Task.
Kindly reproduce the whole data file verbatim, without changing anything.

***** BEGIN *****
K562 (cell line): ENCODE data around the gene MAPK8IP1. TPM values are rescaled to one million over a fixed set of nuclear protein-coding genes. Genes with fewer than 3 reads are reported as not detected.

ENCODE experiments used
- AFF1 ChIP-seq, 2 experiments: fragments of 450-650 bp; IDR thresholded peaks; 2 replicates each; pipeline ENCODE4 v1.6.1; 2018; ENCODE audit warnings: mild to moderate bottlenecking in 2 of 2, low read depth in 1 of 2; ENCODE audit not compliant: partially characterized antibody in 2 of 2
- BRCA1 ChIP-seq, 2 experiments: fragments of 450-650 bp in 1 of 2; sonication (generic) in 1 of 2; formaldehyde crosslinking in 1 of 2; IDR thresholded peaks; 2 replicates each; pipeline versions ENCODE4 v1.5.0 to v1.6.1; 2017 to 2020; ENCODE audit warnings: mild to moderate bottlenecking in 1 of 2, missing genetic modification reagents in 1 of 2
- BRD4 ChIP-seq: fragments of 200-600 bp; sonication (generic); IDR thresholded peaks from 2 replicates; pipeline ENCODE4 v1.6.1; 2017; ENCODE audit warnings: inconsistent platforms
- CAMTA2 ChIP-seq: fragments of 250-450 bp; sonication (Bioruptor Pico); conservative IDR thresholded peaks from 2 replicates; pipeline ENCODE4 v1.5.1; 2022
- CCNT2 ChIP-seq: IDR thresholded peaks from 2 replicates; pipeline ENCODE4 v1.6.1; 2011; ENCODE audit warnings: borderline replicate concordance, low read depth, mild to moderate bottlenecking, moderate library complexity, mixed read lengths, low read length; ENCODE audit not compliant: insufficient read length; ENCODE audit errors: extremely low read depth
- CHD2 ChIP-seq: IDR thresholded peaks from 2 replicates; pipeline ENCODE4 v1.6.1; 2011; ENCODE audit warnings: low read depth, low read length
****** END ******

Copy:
K562 (cell line): ENCODE data around the gene MAPK8IP1. TPM values are rescaled to one million over a fixed set of nuclear protein-coding genes. Genes with fewer than 3 reads are reported as not detected.

ENCODE experiments used
- AFF1 ChIP-seq, 2 experiments: fragments of 450-650 bp; IDR thresholded peaks; 2 replicates each; pipeline ENCODE4 v1.6.1; 2018; ENCODE audit warnings: mild to moderate bottlenecking in 2 of 2, low read depth in 1 of 2; ENCODE audit not compliant: partially characterized antibody in 2 of 2
- BRCA1 ChIP-seq, 2 experiments: fragments of 450-650 bp in 1 of 2; sonication (generic) in 1 of 2; formaldehyde crosslinking in 1 of 2; IDR thresholded peaks; 2 replicates each; pipeline versions ENCODE4 v1.5.0 to v1.6.1; 2017 to 2020; ENCODE audit warnings: mild to moderate bottlenecking in 1 of 2, missing genetic modification reagents in 1 of 2
- BRD4 ChIP-seq: fragments of 200-600 bp; sonication (generic); IDR thresholded peaks from 2 replicates; pipeline ENCODE4 v1.6.1; 2017; ENCODE audit warnings: inconsistent platforms
- CAMTA2 ChIP-seq: fragments of 250-450 bp; sonication (Bioruptor Pico); conservative IDR thresholded peaks from 2 replicates; pipeline ENCODE4 v1.5.1; 2022
- CCNT2 ChIP-seq: IDR thresholded peaks from 2 replicates; pipeline ENCODE4 v1.6.1; 2011; ENCODE audit warnings: borderline replicate concordance, low read depth, mild to moderate bottlenecking, moderate library complexity, mixed read lengths, low read length; ENCODE audit not compliant: insufficient read length; ENCODE audit errors: extremely low read depth
- CHD2 ChIP-seq: IDR thresholded peaks from 2 replicates; pipeline ENCODE4 v1.6.1; 2011; ENCODE audit warnings: low read depth, low read length